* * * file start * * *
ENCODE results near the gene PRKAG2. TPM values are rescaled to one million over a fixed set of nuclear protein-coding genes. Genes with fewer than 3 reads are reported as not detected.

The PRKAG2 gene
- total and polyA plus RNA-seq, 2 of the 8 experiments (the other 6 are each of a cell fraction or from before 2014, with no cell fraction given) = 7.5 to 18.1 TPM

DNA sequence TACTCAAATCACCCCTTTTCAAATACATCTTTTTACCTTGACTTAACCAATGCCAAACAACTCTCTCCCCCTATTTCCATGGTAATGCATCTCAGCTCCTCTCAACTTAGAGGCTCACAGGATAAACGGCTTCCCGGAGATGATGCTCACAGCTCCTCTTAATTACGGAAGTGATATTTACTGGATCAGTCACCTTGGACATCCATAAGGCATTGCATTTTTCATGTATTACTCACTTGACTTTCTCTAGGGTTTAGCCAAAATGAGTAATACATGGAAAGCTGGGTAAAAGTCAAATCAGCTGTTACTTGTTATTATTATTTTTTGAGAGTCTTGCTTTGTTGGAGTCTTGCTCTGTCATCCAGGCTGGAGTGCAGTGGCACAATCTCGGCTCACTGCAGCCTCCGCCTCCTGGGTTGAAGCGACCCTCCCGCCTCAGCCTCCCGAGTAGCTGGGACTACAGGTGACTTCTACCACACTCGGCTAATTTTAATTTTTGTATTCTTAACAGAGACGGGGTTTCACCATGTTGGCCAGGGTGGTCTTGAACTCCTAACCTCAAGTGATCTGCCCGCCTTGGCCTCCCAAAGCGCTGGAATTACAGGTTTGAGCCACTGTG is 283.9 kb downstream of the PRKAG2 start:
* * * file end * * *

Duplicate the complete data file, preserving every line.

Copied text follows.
ENCODE results near the gene PRKAG2. TPM values are rescaled to one million over a fixed set of nuclear protein-coding genes. Genes with fewer than 3 reads are reported as not detected.

The PRKAG2 gene
- total and polyA plus RNA-seq, 2 of the 8 experiments (the other 6 are each of a cell fraction or from before 2014, with no cell fraction given) = 7.5 to 18.1 TPM

DNA sequence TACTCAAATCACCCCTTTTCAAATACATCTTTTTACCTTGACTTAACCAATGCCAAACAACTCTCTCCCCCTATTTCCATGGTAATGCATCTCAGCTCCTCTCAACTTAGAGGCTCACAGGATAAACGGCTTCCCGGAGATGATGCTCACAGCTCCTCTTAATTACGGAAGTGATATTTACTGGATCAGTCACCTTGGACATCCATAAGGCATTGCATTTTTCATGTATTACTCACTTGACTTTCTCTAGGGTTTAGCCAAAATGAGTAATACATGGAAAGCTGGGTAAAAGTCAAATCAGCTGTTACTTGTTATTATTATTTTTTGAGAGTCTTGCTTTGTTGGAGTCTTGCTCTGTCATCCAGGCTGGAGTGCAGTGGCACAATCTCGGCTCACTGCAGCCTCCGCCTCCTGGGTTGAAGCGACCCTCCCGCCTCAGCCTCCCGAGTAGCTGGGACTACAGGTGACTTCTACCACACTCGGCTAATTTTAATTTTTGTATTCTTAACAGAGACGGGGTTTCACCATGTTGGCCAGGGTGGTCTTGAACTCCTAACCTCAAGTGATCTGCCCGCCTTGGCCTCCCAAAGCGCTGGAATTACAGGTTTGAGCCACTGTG is 283.9 kb downstream of the PRKAG2 start: